Prolegomena to a Kantian Theory of Moral Judgment

Doctoral Dissertation

Abstract

In this dissertation, I draw insight about what constitutes a good theory of moral judgment from Aristotle and, in particular, from John McDowell’s appropriation of him in “Virtue and Reason.” Articulating a set of desiderata for a theory of moral judgment, I consider whether Kant has the resources from which we could construct a similar theory of moral judgment while also retaining what I take to be advantageous aspects of his moral theory more generally. I turn to an examination of recent work in Kant’s theory of theoretical judgment–in particular, the work of Beatrice Longuenesse in Kant and the Capacity to Judge–in order to find out what, for Kant, guides and makes possible theoretical judgment. Finding that theoretical judgment has at its core a teleological impulse to judge, I then show how this insight both can and cannot be applied to the case of moral judgment.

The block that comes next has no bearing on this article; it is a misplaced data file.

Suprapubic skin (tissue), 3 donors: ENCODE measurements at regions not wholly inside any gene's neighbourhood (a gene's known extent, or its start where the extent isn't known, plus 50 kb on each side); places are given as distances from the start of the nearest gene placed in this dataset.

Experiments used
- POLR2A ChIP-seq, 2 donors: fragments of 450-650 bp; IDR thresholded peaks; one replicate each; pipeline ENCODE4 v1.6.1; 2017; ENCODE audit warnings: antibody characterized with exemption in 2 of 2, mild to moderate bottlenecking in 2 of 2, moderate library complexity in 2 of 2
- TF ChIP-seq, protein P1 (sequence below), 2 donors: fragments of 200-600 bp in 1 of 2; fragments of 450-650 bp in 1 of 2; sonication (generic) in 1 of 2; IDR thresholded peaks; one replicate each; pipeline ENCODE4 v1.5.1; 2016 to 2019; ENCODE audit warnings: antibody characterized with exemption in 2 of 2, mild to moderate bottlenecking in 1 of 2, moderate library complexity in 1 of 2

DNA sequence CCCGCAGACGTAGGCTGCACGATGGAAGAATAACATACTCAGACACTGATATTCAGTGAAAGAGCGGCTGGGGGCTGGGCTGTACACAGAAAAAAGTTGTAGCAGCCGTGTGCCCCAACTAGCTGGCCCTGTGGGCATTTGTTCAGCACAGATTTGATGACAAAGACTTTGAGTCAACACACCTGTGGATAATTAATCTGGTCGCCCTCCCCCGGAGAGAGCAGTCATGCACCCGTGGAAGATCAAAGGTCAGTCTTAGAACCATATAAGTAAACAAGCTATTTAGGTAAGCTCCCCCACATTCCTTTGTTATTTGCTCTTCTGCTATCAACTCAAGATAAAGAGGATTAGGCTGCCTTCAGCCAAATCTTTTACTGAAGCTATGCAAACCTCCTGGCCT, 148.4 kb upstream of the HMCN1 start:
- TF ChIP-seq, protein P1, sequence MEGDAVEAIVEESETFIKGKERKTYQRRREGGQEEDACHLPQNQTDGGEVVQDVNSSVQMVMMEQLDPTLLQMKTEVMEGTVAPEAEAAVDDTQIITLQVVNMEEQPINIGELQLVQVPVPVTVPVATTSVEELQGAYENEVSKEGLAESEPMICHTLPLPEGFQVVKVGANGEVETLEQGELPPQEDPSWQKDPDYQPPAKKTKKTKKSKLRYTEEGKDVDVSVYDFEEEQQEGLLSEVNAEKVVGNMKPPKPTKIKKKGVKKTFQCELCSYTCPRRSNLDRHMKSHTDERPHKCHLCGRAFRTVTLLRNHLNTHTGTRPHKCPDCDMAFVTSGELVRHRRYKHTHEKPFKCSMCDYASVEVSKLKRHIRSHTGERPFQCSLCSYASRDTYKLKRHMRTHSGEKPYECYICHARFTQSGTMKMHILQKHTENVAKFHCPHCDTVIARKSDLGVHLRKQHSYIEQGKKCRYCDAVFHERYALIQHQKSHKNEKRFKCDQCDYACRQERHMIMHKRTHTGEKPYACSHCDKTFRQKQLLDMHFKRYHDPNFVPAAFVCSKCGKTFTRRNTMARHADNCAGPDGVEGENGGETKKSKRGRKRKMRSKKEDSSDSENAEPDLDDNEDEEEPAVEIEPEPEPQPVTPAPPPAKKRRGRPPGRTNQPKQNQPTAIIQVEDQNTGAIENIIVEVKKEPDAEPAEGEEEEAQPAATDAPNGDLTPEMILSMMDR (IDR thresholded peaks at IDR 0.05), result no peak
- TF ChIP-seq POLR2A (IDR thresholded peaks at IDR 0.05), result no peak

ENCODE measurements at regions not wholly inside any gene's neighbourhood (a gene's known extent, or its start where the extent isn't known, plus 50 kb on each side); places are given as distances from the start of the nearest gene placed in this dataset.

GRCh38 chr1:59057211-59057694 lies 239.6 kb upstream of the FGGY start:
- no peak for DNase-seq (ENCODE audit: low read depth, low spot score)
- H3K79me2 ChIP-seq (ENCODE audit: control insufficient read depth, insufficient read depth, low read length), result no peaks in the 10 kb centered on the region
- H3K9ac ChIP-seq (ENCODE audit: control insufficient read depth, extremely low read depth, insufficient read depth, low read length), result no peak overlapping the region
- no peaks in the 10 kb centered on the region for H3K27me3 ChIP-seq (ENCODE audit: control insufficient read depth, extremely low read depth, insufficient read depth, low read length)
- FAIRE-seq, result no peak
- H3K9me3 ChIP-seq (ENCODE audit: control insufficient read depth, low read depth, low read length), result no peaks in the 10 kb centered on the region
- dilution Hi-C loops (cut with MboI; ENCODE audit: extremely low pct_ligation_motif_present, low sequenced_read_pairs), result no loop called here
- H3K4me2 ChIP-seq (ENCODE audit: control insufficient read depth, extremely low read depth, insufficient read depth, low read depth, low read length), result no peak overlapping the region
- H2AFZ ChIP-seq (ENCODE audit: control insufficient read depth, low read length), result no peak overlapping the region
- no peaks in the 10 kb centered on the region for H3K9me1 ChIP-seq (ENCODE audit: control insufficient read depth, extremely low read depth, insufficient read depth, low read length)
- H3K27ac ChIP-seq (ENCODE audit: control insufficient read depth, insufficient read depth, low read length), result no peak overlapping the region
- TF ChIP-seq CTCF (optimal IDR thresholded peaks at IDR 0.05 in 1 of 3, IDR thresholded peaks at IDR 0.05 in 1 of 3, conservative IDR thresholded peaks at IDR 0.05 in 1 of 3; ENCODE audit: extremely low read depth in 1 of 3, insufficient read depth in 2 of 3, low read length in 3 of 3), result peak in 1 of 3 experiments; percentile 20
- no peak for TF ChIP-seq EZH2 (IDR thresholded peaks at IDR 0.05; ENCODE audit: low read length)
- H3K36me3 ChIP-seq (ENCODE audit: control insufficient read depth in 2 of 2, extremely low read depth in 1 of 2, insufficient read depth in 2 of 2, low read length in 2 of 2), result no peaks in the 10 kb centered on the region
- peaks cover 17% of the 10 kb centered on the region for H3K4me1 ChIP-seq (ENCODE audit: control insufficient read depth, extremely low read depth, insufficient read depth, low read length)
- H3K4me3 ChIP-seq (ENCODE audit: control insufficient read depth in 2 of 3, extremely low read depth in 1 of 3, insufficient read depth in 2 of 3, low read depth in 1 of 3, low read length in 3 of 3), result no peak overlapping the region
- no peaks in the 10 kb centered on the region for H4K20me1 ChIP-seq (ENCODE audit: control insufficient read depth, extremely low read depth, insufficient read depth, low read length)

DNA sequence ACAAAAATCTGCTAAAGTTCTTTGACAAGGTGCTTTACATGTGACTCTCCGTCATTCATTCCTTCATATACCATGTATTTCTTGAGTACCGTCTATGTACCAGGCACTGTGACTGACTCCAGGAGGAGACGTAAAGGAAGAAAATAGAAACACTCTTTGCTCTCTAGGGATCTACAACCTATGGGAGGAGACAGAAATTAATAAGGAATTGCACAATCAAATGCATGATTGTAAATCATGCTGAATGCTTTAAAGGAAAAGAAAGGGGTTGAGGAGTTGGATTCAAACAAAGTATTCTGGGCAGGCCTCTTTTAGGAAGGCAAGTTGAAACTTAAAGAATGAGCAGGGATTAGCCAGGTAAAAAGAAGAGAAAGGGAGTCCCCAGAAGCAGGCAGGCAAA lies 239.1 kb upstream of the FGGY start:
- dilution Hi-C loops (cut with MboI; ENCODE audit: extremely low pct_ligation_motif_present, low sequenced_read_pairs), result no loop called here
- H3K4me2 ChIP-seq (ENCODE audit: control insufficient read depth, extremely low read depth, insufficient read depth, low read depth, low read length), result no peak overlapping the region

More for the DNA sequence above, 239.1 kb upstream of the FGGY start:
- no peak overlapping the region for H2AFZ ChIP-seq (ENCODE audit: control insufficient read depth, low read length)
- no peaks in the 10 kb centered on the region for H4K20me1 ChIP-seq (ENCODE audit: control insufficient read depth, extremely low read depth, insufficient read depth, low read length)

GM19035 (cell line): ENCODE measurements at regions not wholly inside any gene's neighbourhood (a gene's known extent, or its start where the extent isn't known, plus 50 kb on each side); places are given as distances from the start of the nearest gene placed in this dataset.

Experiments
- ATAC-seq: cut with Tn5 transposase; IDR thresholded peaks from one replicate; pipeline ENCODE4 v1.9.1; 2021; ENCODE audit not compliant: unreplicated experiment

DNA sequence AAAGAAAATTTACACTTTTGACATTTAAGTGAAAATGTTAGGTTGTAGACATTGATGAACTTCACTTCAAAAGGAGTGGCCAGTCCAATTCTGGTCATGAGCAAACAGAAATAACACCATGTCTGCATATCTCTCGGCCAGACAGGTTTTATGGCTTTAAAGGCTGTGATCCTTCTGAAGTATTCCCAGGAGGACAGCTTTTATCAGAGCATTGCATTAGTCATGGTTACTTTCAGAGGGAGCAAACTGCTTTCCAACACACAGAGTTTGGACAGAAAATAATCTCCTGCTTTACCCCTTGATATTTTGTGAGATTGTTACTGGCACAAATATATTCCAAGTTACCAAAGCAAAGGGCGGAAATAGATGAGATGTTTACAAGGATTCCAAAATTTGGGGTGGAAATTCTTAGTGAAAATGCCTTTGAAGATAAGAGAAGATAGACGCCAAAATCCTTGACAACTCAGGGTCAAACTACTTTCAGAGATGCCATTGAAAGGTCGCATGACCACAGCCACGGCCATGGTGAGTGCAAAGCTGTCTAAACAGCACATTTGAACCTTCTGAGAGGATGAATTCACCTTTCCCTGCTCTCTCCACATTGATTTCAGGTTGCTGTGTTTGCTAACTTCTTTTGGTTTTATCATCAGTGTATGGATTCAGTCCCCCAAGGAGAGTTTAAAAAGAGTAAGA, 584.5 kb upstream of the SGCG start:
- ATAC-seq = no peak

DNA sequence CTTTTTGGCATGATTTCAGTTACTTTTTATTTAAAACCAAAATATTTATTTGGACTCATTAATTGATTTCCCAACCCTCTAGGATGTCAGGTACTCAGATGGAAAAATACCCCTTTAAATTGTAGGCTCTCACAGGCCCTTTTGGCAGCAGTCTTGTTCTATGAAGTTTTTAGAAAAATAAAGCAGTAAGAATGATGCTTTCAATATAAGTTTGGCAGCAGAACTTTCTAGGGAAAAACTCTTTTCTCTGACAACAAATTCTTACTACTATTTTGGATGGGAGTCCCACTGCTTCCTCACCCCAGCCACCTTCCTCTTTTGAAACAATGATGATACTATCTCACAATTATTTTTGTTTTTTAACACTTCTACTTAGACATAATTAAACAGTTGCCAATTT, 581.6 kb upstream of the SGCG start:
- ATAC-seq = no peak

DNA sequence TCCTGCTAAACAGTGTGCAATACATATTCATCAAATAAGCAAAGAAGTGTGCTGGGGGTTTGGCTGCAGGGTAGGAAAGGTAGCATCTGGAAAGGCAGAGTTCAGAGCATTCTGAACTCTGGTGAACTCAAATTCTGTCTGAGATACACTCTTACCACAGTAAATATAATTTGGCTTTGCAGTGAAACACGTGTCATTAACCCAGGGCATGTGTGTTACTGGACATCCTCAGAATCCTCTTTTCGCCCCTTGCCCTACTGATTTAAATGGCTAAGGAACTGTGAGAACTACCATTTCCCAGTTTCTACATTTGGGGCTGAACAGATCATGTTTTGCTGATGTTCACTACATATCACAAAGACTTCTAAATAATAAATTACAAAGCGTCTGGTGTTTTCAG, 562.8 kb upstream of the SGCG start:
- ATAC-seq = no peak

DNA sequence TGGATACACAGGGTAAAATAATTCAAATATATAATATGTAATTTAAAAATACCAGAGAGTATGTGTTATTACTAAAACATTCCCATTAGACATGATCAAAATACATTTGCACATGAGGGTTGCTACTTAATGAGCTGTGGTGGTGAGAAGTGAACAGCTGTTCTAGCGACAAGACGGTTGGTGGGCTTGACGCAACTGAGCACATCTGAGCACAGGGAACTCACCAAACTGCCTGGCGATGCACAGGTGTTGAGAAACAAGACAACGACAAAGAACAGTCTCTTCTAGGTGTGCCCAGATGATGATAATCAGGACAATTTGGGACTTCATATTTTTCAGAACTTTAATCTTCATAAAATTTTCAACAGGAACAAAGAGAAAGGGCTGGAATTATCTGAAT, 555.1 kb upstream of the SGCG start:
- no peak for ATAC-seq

Attributes

Attribute NameValues
URN
  • etd-04192011-205140

Author Angela Marie Schwenkler
Advisor Karl Ameriks
Contributor Paul Franks, Committee Member
Contributor David Solomon, Committee Member
Contributor Fred Rush, Committee Member
Contributor Karl Ameriks, Committee Chair
Degree Level Doctoral Dissertation
Degree Discipline Philosophy
Degree Name PhD
Defense Date
  • 2011-03-08

Submission Date 2011-04-19
Country
  • United States of America

Subject
  • moral judgment

  • Immanuel Kant

  • theoretical judgment

Publisher
  • University of Notre Dame

Language
  • English

Record Visibility Public
Content License
  • All rights reserved

Departments and Units

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